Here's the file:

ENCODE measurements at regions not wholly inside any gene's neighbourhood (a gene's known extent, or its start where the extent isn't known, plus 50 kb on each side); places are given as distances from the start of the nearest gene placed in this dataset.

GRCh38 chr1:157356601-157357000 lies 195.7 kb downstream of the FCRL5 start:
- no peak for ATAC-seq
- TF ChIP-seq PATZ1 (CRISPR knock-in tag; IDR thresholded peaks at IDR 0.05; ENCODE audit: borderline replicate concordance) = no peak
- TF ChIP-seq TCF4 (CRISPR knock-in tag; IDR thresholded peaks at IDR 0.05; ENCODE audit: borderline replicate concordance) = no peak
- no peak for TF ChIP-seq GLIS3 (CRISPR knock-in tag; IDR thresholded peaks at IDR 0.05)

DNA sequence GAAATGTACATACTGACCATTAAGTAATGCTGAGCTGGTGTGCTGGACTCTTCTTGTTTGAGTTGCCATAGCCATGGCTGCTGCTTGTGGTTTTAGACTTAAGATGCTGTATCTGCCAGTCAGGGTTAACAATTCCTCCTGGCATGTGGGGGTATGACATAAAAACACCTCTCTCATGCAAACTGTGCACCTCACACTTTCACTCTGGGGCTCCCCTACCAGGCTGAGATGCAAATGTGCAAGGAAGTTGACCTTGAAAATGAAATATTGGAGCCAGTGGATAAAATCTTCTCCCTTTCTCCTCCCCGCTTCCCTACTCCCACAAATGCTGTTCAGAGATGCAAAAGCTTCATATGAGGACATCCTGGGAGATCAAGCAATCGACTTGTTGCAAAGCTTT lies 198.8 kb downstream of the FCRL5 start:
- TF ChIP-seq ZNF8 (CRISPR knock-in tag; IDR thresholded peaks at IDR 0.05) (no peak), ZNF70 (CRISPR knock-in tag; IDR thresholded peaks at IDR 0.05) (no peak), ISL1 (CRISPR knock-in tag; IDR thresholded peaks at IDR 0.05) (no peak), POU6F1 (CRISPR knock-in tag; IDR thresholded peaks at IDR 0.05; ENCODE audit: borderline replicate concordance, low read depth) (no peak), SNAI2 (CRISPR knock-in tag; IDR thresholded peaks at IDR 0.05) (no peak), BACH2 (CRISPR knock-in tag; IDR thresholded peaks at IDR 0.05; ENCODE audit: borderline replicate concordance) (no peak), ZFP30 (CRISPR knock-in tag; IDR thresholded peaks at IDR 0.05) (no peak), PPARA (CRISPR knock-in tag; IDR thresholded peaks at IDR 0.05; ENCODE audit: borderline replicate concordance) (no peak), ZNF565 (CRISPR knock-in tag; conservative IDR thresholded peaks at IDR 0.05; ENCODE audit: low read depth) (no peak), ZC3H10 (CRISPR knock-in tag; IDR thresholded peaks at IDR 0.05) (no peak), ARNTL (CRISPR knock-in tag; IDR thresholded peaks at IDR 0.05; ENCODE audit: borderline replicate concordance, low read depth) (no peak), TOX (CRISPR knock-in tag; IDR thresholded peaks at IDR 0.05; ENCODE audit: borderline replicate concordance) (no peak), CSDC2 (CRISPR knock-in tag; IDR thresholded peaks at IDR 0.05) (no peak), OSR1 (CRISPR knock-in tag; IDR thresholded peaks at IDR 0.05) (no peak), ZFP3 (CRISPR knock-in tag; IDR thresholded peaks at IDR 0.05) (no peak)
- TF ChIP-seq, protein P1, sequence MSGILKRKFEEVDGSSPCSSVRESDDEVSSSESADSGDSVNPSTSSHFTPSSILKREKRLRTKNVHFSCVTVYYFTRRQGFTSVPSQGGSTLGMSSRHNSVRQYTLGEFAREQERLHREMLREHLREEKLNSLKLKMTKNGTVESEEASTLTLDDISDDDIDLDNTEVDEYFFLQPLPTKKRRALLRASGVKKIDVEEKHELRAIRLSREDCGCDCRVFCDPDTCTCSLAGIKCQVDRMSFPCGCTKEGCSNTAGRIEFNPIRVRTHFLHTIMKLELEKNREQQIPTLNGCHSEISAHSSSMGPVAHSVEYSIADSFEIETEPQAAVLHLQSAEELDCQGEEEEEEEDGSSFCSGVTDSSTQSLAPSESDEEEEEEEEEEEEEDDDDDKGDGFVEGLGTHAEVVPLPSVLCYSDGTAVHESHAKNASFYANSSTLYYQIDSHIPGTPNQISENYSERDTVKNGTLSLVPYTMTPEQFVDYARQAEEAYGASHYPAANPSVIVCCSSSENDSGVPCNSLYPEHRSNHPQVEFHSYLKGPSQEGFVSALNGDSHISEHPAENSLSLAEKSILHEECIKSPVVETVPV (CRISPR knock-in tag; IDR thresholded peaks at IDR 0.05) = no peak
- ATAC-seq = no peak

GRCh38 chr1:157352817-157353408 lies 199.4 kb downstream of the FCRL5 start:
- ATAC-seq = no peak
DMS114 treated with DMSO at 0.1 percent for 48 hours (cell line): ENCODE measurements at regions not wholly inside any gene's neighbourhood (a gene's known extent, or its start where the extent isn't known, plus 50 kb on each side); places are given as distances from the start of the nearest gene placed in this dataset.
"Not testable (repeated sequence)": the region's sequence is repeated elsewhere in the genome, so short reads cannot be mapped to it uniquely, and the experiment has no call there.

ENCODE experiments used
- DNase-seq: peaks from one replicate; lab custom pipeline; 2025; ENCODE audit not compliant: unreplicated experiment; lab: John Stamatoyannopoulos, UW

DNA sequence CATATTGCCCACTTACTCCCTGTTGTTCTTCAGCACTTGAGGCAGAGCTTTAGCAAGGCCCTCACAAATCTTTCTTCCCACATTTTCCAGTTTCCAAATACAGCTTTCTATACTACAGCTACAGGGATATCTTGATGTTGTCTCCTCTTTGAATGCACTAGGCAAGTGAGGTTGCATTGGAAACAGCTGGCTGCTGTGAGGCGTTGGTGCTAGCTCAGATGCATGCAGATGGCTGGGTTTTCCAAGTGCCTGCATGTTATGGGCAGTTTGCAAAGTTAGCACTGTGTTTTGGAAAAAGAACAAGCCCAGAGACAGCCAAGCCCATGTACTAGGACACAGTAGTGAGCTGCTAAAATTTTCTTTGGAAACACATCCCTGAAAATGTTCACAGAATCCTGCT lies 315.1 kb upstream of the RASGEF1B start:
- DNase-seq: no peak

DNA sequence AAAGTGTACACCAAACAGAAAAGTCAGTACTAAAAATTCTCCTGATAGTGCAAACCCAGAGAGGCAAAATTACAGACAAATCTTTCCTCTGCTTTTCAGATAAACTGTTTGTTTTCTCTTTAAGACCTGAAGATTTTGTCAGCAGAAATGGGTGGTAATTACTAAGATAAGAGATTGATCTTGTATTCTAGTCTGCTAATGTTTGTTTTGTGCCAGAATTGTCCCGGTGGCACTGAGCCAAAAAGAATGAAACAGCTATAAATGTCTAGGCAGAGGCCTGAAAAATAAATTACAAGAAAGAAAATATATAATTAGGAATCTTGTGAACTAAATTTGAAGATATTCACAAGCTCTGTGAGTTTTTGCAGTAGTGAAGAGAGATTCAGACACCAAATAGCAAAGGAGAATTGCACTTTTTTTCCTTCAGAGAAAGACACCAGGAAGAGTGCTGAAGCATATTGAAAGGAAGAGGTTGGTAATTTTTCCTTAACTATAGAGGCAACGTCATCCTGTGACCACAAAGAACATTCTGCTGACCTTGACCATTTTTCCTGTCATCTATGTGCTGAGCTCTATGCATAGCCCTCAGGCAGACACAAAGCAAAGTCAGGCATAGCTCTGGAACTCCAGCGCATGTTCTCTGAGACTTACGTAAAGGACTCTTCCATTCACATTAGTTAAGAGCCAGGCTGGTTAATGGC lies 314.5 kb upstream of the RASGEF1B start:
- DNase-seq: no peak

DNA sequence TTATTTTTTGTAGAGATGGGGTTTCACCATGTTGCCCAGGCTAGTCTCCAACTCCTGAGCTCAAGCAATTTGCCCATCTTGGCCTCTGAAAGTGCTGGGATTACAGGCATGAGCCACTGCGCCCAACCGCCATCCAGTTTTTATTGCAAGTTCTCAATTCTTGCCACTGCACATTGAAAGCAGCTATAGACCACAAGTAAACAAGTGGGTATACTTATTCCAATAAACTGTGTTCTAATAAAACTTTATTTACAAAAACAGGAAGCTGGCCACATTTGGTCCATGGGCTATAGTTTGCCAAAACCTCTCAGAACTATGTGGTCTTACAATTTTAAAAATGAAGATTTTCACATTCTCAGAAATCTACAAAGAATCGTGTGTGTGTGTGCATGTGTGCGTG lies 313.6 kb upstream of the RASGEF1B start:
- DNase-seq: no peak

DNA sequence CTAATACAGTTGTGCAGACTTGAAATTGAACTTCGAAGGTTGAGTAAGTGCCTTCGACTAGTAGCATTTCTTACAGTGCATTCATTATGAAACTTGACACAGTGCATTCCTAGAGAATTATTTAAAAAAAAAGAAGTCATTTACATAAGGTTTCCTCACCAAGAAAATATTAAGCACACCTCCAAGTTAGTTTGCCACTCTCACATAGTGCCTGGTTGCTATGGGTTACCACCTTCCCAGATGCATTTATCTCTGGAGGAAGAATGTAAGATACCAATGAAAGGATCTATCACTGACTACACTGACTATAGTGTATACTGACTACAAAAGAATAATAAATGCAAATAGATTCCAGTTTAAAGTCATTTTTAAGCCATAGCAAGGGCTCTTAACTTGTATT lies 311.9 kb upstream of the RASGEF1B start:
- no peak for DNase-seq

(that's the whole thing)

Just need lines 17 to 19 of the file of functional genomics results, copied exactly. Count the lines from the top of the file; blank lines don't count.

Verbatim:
DNA sequence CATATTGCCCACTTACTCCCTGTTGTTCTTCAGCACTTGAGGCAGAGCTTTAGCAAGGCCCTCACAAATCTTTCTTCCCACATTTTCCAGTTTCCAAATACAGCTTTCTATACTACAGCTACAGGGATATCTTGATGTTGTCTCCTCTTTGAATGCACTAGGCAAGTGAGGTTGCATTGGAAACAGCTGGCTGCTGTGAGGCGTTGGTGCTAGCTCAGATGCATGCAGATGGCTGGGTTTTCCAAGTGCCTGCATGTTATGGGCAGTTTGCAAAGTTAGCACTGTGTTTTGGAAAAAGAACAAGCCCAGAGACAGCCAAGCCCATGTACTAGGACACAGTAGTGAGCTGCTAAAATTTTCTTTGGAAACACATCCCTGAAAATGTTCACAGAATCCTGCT lies 315.1 kb upstream of the RASGEF1B start:
- DNase-seq: no peak

DNA sequence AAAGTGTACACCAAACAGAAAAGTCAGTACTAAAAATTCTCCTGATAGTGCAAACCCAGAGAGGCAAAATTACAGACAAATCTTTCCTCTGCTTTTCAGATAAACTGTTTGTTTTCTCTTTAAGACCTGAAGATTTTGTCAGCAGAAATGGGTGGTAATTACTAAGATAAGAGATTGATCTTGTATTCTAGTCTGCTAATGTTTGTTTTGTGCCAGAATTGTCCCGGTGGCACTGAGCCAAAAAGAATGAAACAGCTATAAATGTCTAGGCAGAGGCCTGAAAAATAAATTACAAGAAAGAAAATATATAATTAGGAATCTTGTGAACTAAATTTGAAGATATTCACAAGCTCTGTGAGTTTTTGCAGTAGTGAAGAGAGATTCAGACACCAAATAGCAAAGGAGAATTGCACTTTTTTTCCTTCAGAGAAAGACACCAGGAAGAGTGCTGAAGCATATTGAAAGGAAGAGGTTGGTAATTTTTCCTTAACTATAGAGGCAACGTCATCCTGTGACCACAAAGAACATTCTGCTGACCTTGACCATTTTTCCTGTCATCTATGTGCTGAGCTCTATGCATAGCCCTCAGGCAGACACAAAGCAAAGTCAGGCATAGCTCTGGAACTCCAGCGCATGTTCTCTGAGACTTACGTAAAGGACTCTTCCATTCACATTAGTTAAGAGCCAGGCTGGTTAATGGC lies 314.5 kb upstream of the RASGEF1B start: